Here's an explanation I wrote up a while back for someone. The formula works

exactly the same way except that the criteria in this case is different.

=IF(ROWS($1:1)<=COUNTIF(B$2:B$8,"vac"),INDEX(A$2:A$8,SMALL(IF(B$2:B$8="vac",ROW(A$2:A

$8)-ROW(A$2)+1),ROWS($1:1))),"")

The only part of the formula that you actually need is this:

INDEX(A$2:A$8,SMALL(IF(B$2:B$8="vac",ROW(A$2:A$8)-ROW(A$2)+1),ROWS($1:1)))

However, if you drag copy down, once the data that meets the criteria is

exhausted the next cell(s) will return #NUM! errors. Errors are unsightly

and can cause problems in any downstream calculations. We can build an error

trap in the formula that catches these errors so that they're not displayed

and won't affect any downstream calculations.

Excel has some error testing functions like : Iserror, Isna, Error.Type.

Using the Iserror function to test for errors and "trap" them, the formula

would look like this:

=IF(ISERROR(SMALL(IF(B$2:B$8="vac",ROW(A$2:A$8)-ROW(A$2)+1),ROWS($1:1))),"",INDEX(A$2:

A$8,SMALL(IF(B$2:B$8="vac",ROW(A$2:A$8)-ROW(A$2)+1),ROWS($1:1))))

As you can see, this makes the formula about twice as long and, if I was

still using the Sheet references, this would make it even longer! Long

formulas tend to "scare" people! Not only is the formula long but when the

error trap evaluates to FALSE (no error) the formula has to process the data

twice. So naturally, that takes twice as long.

I used a "psuedo" error trap that effectively does the same thing but is

much shorter to express and is more efficient:

=IF(ROWS($1:1)<=COUNTIF(B$2:B$8,"vac")

=IF(ISERROR(SMALL(IF(B$2:B$8="vac",ROW(A$2:A$8)-ROW(A$2)+1),ROWS($1:1)))

With the error trap I've used the formula only has to process the data once.

The logic is that you count the number of instances that meet the criteria:

COUNTIF(B$2:B$8,"vac")

Then compare that to the number of cells that the formula is being copied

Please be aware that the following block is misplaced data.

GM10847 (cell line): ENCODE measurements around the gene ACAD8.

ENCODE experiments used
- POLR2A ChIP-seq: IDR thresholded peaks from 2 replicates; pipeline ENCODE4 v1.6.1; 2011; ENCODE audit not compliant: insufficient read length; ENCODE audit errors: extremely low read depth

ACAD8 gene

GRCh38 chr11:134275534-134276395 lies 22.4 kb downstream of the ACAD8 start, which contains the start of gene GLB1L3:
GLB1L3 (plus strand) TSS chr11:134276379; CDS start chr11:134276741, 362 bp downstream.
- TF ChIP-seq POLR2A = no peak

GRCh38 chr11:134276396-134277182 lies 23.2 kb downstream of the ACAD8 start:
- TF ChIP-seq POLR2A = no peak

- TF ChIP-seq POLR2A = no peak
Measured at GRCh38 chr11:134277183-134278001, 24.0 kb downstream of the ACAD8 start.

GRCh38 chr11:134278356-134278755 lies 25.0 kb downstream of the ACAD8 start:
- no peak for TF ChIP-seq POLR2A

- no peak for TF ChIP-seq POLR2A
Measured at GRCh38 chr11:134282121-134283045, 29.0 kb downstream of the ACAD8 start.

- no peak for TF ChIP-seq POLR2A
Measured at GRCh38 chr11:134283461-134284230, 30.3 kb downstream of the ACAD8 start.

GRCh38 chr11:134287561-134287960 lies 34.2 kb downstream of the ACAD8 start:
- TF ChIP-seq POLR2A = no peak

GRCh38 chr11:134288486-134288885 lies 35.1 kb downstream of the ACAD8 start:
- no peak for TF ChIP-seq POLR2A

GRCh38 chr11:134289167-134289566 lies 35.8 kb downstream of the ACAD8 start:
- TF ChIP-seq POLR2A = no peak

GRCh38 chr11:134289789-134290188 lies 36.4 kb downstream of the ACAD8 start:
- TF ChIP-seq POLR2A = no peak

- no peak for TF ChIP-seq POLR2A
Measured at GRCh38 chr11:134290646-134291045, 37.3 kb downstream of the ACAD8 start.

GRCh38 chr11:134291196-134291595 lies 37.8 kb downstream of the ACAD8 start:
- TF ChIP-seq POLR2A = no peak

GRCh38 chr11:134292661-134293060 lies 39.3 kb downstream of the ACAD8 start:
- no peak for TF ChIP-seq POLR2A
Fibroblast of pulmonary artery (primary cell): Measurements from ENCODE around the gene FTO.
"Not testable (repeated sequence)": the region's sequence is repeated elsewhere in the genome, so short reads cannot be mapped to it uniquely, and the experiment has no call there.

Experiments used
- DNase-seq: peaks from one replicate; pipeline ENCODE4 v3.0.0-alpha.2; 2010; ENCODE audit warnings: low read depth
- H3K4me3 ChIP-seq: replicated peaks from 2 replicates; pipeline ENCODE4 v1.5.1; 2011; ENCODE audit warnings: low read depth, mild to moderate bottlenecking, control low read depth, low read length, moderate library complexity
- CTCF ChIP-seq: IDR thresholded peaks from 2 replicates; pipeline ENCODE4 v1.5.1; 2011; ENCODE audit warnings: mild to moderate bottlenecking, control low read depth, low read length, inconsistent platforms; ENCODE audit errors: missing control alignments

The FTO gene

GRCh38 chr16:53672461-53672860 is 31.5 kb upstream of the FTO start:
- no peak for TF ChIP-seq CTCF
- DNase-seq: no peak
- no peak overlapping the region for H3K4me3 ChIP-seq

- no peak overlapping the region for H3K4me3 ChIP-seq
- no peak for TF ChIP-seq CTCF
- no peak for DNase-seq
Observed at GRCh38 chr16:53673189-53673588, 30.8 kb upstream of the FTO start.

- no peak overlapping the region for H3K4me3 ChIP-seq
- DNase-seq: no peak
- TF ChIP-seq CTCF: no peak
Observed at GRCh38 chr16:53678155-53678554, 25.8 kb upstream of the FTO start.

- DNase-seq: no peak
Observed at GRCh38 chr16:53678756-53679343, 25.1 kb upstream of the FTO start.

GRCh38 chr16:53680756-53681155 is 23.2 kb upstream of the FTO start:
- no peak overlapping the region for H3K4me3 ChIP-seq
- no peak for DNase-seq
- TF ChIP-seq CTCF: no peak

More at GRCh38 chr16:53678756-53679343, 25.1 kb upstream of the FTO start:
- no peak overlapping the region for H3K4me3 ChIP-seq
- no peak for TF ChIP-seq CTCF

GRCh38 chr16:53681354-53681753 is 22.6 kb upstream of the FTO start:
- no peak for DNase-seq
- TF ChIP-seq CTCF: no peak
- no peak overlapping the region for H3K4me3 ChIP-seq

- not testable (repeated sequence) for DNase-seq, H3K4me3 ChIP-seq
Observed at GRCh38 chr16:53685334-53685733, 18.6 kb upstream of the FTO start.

to:

ROWS($1:1)

When you drag copy down to more cells the ROWS($1:1) function will increment

to $1:2, $1:3 etc. This is compared to COUNTIF(B$2:B$8,"vac") and based on

your posted example, COUNTIF(B$2:B$8,"vac") = 2. So, we end up with this:

=IF(1<=2,value_if_true,value_if_false)

=IF(2<=2,value_if_true,value_if_false)

=IF(3<=2,value_if_true,value_if_false)

etc

The value_if_true argument is:

INDEX(A$2:A$8,SMALL(IF(B$2:B$8="vac",ROW(A$2:A$8)-ROW(A$2)+1),ROWS($1:1))))

The value_if_false argument is: ""

Returns a blank cell instead of an error, #NUM!

Now, let's see what's happening when the value_if_true argument is met.

INDEX(A$2:A$8,SMALL(IF(B$2:B$8="vac",ROW(A$2:A$8)-ROW(A$2)+1),ROWS($1:1))))

Ok, there's an indexed range of values, INDEX(A$2:A$8, which are the dates.

There are a total of 7 elements in the range A$2:A$8. The Index function

holds these elements in a relative order. That order is the total number of

elements. There are 7 elements so the order is 1,2,3,4,5,6,7 where:

A2 = 1

A3 = 2

A4 = 3

...

A8 = 7

Now we need to tell the formula which elements of that range to return based

on meeting the criteria. That criteria is:

IF(B$2:B$8="vac"

This will return an array of TRUE's or FALSE's. Based on the posted example

that would be:

FALSE

FALSE

TRUE

FALSE

FALSE

TRUE

FALSE

Ok, the value_if_true argument is:

ROW(A$2:A$8)-ROW(A$2)+1

And the value_if_false argument is nothing. No value_if_false argument was

defined and when that happens the default return is FALSE. We'll see how

that comes into play later on.

Back to the value_if_true argument: ROW(A$2:A$8)-ROW(A$2)+1

Since the INDEX function has a total of 7 elements indexed (1,2,3,4,5,6,7),

we need a means of generating an array of numbers from 1 to 7 that

correspond to the indexed elements. That's where ROW comes in handy.

ROW(A$2:A$8) generates an array of 7 numbers but that array is 2,3,4,5,6,7,8

and that array does not correspond to the indexed array of 1,2,3,4,5,6,7. To

take care of that we subtract the offset then add 1: -ROW(A$2)+1

This is how that is processed in the formula:

2 - 2 +1 = 1

3 - 2 + 1 =2

4 - 2 + 1 =3

5 - 2 + 1 =4

...

8 - 2 + 1 =7

Now we have our array from 1 to 7 that correspond to the indexed array of 1

to 7.

There are other ways to generate that array but this is the most

"foolproof".

So, now we put this all together to generate yet another array:

If TRUE = ROW number, if FALSE = FALSE:

B2 = vac = FALSE = FALSE

B3 = vac = FALSE = FALSE

B4 = vac = TRUE = 3

B5 = vac = FALSE = FALSE

B6 = vac = FALSE = FALSE

B7 = vac = TRUE = 6

B8 = vac = FALSE = FALSE

That array is then passed to the SMALL function:

SMALL({F,F,3,F,F,6,F},ROWS($1:1))

As is, that evaluates to the first smallest value which is 3. When drag

copied down the ROWS function will increment to $1:2 for the second

smallest, $1:3 for the third smallest, etc. Since there is no third smallest

that would generate a #NUM! error but remember, we have that taken care of

using our "psuedo" error trap.

Putting it all together. When copied down this is what you get:

INDEX(A$2:A$8,3) = the 3 rd element of the indexed array = 1/4

INDEX(A$2:A$8,6) = the 6 th element of the indexed array = 1/7

INDEX(A$2:A$8,#NUM!) = "" (blank)

There you have it!

Biff